Elon Musk thrives in a state of chaos and war, according to his new biography. Is the world’s richest man addicted to risk-taking?

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To say Elon Musk’s businesses have been doing well would be a massive understatement. This spring, Tesla had grown by 71% compared to the previous year and was valued at $1 trillion. And SpaceX, valued at $100 billion, had launched twice as much into orbit by mass compared to any other company or country combined in Q1 of 2022.

But, as famed biographer and history professor Walter Isaacson says in his new biography of the tech giant, released Tuesday by Simon & Schuster, it’s “not in Musk’s nature to leave well enough alone.” 

‘Part of my default settings’

In his latest book, simply titled “Elon Musk,” Isaacson observes that the billionaire businessman takes continual risks. Those closest to Musk say he craves highly intense situations—and Isaacson recalls Musk once saying, “I want to keep taking risks. I don’t want to savor things.” Even after a major business success, Isaacson notes that Musk gears up for the next thing in order to avoid feeling idle.

In one of the conversations Isaacson observed, Shivon Zilis—a venture capitalist and mother to two of Musk’s kids—told the business savant, “You don’t have to be in a state of war at all times. … Or, is it that you find greater comfort when you’re in periods of war?” 

“It’s part of my default settings,” he told her. 

“It was like he was winning the simulation and now felt at a loss for what to do,” Zilis told Isaacson. “Extended periods of calm are unnerving for him.” 

In October, the world’s richest man bought Twitter, despite warnings from his family against the move. “I guess I’ve always wanted to push my chips back on the table or play the next level of the game,” Musk told Isaacson. “I’m not good at sitting back.” 

Is risk-taking addictive? 

In simple terms, risk-taking refers to engaging in a behavior when the outcome is uncertain—and the effects of it can mirror addiction.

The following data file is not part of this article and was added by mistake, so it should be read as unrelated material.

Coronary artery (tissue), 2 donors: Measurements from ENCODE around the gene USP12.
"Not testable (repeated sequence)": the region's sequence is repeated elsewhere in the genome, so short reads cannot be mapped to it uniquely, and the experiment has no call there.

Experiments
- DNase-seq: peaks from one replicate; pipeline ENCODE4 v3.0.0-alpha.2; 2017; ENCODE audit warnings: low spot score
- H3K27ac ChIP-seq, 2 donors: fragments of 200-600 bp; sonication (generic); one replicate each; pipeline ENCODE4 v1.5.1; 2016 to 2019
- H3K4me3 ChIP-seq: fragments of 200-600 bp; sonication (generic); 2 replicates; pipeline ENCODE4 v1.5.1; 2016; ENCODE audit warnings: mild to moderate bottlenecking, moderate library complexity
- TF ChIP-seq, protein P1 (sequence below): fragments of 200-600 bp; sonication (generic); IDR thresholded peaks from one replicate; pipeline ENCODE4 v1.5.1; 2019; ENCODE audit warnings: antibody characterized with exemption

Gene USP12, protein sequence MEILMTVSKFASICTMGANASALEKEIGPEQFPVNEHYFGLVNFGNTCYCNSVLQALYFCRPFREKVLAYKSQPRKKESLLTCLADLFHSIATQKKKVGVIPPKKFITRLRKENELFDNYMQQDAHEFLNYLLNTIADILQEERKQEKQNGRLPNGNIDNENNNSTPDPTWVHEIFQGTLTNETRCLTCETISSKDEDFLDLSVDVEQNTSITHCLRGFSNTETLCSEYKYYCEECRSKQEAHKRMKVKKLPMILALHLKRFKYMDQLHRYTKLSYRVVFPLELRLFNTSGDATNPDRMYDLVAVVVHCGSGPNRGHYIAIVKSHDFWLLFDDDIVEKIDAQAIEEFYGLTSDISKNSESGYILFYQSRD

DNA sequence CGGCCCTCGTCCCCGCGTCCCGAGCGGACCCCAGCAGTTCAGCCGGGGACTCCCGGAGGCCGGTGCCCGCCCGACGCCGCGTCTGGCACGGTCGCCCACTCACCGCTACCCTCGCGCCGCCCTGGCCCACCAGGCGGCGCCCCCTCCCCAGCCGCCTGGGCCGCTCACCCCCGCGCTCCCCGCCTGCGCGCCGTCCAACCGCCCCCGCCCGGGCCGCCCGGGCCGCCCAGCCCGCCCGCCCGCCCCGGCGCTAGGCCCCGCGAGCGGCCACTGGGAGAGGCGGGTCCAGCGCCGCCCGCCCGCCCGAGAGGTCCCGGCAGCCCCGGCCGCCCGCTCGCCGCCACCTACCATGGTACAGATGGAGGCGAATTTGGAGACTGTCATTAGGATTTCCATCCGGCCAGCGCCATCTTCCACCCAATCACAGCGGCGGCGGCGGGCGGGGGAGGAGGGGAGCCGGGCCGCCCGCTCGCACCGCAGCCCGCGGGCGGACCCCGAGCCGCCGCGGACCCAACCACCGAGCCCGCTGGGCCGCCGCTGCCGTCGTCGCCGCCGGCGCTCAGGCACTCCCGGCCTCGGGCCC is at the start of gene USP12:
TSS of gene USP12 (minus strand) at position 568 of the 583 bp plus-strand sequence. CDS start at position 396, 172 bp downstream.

The brain’s release of dopamine, a neurotransmitter associated with feeling pleasure, is more intense in response to unexpected rewards, says Gideon Nave, associate professor of marketing at the Wharton School at the University of Pennsylvania. His research focuses on the science of risk-taking. 

“Dopamine has been shown to be released not when we experience a reward per se, but when we are experiencing a reward that is greater than what we expected,” he tells Fortune. 

Take, for example, gambling—it has the potential to become a behavioral addiction because the chance of winning a lot of money feels more pleasurable than the feeling you get from seeing your regular paycheck roll in. Addiction occurs when there is a compulsive urge to engage in a behavior despite harmful consequences. A hope of either feeling good or avoiding discomfort can accompany the compulsive reaction, according to Harvard Health.

“If you get an unexpected reward, your dopamine is going to kick [in], and that’s going to feel very good, and that’s going to also lead you to take more risks,” Nave says. “We know that unexpected rewards are more likely to generate habits and lead to dopamine secretion.” 

Musk’s predilection to continually seek out his next business conquest could be interpreted as an addiction to risk-taking behaviors, according to Nave.

“[If you] invest in some company that only has 10% of succeeding and it ends up succeeding, that’s a massive source of dopamine,” he says, noting that people like Musk are dependent on seeking new sources of thrill—even when they’re already successful at what they do. 

As with any addiction, there are ways to quit, including finding a network of people who can support your behavior change and seeking out professional help. There may also be medications to help ease the process.

Whether due to genetics, the environment, or a combination, people can become addicted to risk-taking—and it’s no surprise they also flock to the uncertain landscape of entrepreneurship. 

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